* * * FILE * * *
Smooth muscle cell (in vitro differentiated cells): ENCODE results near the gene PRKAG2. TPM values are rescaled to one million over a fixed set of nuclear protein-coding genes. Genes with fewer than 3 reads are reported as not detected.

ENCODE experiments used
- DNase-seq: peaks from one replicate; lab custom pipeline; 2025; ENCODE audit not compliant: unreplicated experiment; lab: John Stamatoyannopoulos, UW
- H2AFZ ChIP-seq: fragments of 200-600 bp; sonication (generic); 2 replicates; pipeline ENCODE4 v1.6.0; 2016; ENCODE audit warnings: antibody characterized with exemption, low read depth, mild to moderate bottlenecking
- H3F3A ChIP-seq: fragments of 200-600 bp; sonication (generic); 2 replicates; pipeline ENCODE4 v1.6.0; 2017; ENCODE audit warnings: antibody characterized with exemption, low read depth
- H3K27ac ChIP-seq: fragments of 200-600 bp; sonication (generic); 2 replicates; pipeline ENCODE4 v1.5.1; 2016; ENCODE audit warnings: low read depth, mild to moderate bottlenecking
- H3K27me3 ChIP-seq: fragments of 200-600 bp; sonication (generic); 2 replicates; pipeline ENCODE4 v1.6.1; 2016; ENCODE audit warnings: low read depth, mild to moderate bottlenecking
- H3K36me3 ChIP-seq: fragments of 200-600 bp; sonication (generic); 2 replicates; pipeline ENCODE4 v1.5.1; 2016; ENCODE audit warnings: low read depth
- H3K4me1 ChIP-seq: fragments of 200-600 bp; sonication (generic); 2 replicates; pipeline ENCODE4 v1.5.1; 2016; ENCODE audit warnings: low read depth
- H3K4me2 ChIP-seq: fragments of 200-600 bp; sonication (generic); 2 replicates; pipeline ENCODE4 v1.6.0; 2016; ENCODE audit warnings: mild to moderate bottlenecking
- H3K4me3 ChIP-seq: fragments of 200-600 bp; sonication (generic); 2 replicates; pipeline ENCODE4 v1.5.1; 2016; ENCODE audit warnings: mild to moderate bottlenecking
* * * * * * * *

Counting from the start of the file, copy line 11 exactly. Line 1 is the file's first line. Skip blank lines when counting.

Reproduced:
- H3K4me3 ChIP-seq: fragments of 200-600 bp; sonication (generic); 2 replicates; pipeline ENCODE4 v1.5.1; 2016; ENCODE audit warnings: mild to moderate bottlenecking